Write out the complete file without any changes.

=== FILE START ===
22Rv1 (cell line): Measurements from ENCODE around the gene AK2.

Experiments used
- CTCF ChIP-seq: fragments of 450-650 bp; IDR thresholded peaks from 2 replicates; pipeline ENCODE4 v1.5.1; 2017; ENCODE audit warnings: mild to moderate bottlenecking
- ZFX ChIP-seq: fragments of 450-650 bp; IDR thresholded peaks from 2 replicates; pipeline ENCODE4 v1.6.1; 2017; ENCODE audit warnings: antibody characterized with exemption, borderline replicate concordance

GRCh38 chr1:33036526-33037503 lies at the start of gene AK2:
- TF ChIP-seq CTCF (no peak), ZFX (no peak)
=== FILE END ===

22Rv1 (cell line): Measurements from ENCODE around the gene AK2.

Experiments used
- CTCF ChIP-seq: fragments of 450-650 bp; IDR thresholded peaks from 2 replicates; pipeline ENCODE4 v1.5.1; 2017; ENCODE audit warnings: mild to moderate bottlenecking
- ZFX ChIP-seq: fragments of 450-650 bp; IDR thresholded peaks from 2 replicates; pipeline ENCODE4 v1.6.1; 2017; ENCODE audit warnings: antibody characterized with exemption, borderline replicate concordance

GRCh38 chr1:33036526-33037503 lies at the start of gene AK2:
- TF ChIP-seq CTCF (no peak), ZFX (no peak)